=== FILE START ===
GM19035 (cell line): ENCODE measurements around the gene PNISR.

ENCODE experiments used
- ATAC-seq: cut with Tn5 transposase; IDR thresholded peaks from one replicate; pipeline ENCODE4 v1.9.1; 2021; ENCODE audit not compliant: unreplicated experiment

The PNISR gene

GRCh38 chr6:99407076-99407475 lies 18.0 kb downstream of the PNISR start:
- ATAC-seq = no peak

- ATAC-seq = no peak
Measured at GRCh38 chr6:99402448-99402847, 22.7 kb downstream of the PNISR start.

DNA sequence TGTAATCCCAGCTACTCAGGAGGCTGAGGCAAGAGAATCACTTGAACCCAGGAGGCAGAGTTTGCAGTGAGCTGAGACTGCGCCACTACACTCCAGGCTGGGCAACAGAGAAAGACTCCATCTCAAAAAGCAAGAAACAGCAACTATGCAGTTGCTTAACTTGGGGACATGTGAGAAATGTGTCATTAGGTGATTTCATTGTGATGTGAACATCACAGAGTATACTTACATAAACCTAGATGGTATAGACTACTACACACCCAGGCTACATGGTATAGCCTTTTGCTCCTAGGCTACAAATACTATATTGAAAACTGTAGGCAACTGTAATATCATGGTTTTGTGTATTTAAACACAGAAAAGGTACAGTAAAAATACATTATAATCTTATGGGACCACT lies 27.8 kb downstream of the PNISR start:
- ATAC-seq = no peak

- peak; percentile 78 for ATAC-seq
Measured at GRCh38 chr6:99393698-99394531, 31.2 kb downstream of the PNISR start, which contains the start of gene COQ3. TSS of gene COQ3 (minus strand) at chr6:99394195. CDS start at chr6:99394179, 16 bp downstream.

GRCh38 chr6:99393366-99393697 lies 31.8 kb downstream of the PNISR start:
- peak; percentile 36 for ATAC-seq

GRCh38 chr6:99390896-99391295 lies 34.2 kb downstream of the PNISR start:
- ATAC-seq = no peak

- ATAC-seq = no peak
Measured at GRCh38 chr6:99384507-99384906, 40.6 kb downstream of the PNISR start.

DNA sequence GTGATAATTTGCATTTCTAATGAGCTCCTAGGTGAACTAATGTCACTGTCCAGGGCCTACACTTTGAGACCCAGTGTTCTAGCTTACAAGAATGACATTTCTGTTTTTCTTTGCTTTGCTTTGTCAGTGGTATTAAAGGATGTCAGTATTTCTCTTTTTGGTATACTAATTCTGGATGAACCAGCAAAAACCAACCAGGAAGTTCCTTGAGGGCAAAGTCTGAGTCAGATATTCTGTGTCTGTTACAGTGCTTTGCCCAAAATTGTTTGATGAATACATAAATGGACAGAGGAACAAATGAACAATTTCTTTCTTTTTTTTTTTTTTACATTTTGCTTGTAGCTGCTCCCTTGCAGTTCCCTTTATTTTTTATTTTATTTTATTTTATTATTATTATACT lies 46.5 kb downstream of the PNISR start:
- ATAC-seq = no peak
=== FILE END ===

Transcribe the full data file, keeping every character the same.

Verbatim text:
GM19035 (cell line): ENCODE measurements around the gene PNISR.

ENCODE experiments used
- ATAC-seq: cut with Tn5 transposase; IDR thresholded peaks from one replicate; pipeline ENCODE4 v1.9.1; 2021; ENCODE audit not compliant: unreplicated experiment

The PNISR gene

GRCh38 chr6:99407076-99407475 lies 18.0 kb downstream of the PNISR start:
- ATAC-seq = no peak

- ATAC-seq = no peak
Measured at GRCh38 chr6:99402448-99402847, 22.7 kb downstream of the PNISR start.

DNA sequence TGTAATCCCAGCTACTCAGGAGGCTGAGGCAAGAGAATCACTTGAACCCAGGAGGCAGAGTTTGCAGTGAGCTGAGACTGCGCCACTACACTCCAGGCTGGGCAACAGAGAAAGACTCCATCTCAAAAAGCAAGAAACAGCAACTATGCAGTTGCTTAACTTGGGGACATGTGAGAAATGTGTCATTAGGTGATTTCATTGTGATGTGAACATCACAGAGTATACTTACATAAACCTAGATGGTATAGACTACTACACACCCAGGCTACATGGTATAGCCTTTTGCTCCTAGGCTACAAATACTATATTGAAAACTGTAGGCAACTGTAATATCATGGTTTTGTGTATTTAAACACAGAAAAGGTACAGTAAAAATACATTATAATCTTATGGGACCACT lies 27.8 kb downstream of the PNISR start:
- ATAC-seq = no peak

- peak; percentile 78 for ATAC-seq
Measured at GRCh38 chr6:99393698-99394531, 31.2 kb downstream of the PNISR start, which contains the start of gene COQ3. TSS of gene COQ3 (minus strand) at chr6:99394195. CDS start at chr6:99394179, 16 bp downstream.

GRCh38 chr6:99393366-99393697 lies 31.8 kb downstream of the PNISR start:
- peak; percentile 36 for ATAC-seq

GRCh38 chr6:99390896-99391295 lies 34.2 kb downstream of the PNISR start:
- ATAC-seq = no peak

- ATAC-seq = no peak
Measured at GRCh38 chr6:99384507-99384906, 40.6 kb downstream of the PNISR start.

DNA sequence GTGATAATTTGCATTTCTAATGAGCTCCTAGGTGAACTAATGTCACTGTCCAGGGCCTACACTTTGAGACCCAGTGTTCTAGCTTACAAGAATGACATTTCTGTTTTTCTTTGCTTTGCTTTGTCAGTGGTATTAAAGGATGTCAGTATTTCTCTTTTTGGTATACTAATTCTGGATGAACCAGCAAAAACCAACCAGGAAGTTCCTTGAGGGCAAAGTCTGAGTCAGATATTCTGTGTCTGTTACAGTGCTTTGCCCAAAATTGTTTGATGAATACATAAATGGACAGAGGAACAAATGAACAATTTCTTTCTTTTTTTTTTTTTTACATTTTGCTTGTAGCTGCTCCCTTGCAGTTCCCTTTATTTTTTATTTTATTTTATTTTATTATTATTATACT lies 46.5 kb downstream of the PNISR start:
- ATAC-seq = no peak